Serious Bikes

Jul 05, 2014 View Comments by

Serious BikesI’ve spent the better part of my adult life waiting for that magical time when the kids were raised, the house was paid off, and I could go shopping for a “serious” bike. I loosely defined a serious bike as being something exotic, expensive, or possessing class-leading performance. I’ve always owned at least one bike, and usually two or three, but they’ve always been purchased with the price tag being a major consideration. Used bikes, two year old leftover models, and steeply discounted bikes that nobody else wanted have all called my garage home over the years. Well, the kids have moved out, the house is paid off, and what was my last purchase? A slightly used 2012 KLR 650.

I’ve noticed something interesting the past few years since I’ve begun touring more extensively. The highly traveled riders I’ve been fortunate enough to meet rarely ride expensive, shiny new mounts. They often ride basic models with a history of versatility and reliability like the KLR 650 and V-Strom, both of which I now own. Each of these models have a strong following and are extremely capable, yet both were built with numerous cost-conscious decisions that arguably limit their comfort and overall performance capabilities.

There’s been a shift in my thinking as I’ve realized that what makes a bike “serious” is the rider and not the displacement, manufacturer, or cost of the motorcycle. I’m not trying to discourage anyone from buying his or her dream bike, and I realize there is a level of engineering and manufacturing quality that naturally leads to a more costly motorcycle. What I am saying is that the bike does not the rider make, and the admission ticket for a world-class riding experience need not involve dropping twenty grand.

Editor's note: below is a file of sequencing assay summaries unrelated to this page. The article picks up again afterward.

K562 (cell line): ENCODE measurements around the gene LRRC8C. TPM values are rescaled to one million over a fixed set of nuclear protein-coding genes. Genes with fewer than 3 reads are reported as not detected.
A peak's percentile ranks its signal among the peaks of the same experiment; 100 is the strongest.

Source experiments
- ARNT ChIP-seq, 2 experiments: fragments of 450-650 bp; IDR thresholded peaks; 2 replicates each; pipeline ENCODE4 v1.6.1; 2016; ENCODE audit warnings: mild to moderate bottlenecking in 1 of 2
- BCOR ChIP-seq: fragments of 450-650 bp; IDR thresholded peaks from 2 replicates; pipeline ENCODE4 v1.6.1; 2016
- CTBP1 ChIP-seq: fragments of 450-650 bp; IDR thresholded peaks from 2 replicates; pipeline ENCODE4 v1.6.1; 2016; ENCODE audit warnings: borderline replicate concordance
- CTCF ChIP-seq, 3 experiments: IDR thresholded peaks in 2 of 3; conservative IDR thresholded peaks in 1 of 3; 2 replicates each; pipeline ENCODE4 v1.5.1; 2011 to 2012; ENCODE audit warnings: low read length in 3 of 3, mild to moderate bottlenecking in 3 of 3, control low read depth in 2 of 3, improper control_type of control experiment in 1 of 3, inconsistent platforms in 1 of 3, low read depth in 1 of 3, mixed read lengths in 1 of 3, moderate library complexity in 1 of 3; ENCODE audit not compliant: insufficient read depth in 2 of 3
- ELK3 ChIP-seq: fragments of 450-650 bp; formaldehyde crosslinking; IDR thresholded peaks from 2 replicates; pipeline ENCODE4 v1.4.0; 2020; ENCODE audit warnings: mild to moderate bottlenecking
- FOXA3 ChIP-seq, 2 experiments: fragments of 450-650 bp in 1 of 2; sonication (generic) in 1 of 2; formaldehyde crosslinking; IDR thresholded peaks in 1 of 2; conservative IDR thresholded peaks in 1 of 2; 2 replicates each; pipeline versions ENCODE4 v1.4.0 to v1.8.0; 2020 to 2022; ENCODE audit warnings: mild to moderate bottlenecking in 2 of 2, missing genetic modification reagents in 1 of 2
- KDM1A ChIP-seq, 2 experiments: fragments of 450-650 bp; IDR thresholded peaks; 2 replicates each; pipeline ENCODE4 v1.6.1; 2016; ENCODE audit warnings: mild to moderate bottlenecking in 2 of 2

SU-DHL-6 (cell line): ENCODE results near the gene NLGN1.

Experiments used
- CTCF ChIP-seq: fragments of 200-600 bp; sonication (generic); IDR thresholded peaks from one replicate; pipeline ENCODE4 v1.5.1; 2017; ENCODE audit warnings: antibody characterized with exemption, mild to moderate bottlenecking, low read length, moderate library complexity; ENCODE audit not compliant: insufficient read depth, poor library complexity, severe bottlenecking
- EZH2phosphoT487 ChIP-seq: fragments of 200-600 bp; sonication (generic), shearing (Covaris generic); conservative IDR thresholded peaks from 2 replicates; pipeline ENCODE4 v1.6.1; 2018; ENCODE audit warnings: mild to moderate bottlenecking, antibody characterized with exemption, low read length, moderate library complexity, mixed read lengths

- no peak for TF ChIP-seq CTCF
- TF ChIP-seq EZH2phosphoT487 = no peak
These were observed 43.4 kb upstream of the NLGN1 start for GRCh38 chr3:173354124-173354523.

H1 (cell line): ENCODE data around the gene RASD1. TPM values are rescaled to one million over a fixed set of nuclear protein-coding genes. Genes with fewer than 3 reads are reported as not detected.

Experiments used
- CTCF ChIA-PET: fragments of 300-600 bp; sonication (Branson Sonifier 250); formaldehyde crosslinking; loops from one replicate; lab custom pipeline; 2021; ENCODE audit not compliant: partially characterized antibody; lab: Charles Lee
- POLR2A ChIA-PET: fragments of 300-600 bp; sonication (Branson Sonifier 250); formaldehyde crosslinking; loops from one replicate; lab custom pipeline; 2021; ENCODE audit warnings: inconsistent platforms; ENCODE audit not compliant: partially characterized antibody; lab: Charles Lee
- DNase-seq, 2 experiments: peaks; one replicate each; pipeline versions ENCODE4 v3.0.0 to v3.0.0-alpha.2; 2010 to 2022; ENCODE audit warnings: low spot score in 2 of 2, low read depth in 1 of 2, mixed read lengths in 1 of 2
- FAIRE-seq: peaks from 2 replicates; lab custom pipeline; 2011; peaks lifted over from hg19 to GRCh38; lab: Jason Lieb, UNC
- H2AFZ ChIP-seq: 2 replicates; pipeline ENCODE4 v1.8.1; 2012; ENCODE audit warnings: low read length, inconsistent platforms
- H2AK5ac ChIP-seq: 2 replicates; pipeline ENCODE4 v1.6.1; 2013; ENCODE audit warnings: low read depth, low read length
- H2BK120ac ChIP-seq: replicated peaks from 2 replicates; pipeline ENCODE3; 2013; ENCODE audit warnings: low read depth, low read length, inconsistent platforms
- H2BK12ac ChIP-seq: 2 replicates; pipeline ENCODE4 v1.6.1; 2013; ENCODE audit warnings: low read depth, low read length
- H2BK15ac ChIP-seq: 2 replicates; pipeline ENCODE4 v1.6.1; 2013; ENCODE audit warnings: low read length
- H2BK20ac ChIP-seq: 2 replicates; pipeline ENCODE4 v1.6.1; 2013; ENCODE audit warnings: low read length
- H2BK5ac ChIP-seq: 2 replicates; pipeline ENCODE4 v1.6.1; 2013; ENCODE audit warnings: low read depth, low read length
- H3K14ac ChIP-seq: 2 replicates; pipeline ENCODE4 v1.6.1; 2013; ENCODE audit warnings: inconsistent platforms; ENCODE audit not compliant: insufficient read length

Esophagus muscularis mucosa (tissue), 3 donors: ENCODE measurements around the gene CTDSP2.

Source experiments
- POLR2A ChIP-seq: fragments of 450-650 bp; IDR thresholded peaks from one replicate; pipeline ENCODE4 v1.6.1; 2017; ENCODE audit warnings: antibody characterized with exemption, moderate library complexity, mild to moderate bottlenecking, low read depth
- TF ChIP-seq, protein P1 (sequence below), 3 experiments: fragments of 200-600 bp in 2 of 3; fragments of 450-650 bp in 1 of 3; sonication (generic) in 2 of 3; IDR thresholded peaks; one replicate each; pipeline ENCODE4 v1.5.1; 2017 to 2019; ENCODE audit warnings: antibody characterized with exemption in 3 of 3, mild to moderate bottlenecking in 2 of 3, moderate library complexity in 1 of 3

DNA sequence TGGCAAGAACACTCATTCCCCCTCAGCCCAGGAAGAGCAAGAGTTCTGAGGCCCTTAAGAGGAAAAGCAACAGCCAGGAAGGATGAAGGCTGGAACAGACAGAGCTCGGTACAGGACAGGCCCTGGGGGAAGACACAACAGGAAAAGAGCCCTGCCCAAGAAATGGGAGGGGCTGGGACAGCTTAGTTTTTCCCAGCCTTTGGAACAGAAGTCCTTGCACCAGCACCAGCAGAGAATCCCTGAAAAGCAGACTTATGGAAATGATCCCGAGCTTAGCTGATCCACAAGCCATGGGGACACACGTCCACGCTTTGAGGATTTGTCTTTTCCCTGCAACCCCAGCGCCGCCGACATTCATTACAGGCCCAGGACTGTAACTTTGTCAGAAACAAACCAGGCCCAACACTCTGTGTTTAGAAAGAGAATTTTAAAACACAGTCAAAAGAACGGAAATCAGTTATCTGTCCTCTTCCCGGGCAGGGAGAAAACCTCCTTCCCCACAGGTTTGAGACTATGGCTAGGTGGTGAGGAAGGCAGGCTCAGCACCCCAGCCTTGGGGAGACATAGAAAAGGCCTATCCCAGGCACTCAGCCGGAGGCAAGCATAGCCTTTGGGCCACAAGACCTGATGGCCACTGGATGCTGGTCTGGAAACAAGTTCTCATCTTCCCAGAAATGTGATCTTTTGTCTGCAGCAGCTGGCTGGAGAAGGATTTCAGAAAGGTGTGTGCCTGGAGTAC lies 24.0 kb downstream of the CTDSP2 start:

One of my friends took the tour of a lifetime a few years ago when he traveled to India, rented a Royal Enfield, and toured the Himalayas. He said the bike was so underpowered at high altitudes that it was barely functional, but that the Enfields were the bike of choice locally due to their low cost and reparability. Would riding a different bike have improved his experience? Possibly, but he did something that very few of us will ever do. Viewing the snowy, wind-swept peaks of one of the world’s greatest mountain ranges from two wheels was the basis of his journey, and I doubt that a different bike would significantly change the essence of that experience.

I now feel that any motorcycle the owner attempts to ride the wheels off of qualifies as a bike deserving of admiration. I suspect that someday a single new adventure bike will replace both my KLR and V-Strom, and it may very well fit my previous definition of “serious.” But until that day arrives, if it ever does, I plan on wringing every bit of reliable use out of the two wonderful bikes that I own and to make a lot of precious memories in the process.

The picture with this article is of an older KLR (not mine) with around 70,000 miles on it. Despite its appearance it is extremely well maintained, and is owned by a highly skilled rider. It was later completely overhauled and is quite possibly still being ridden today. I simply can’t think of a more “serious” bike than that.

 

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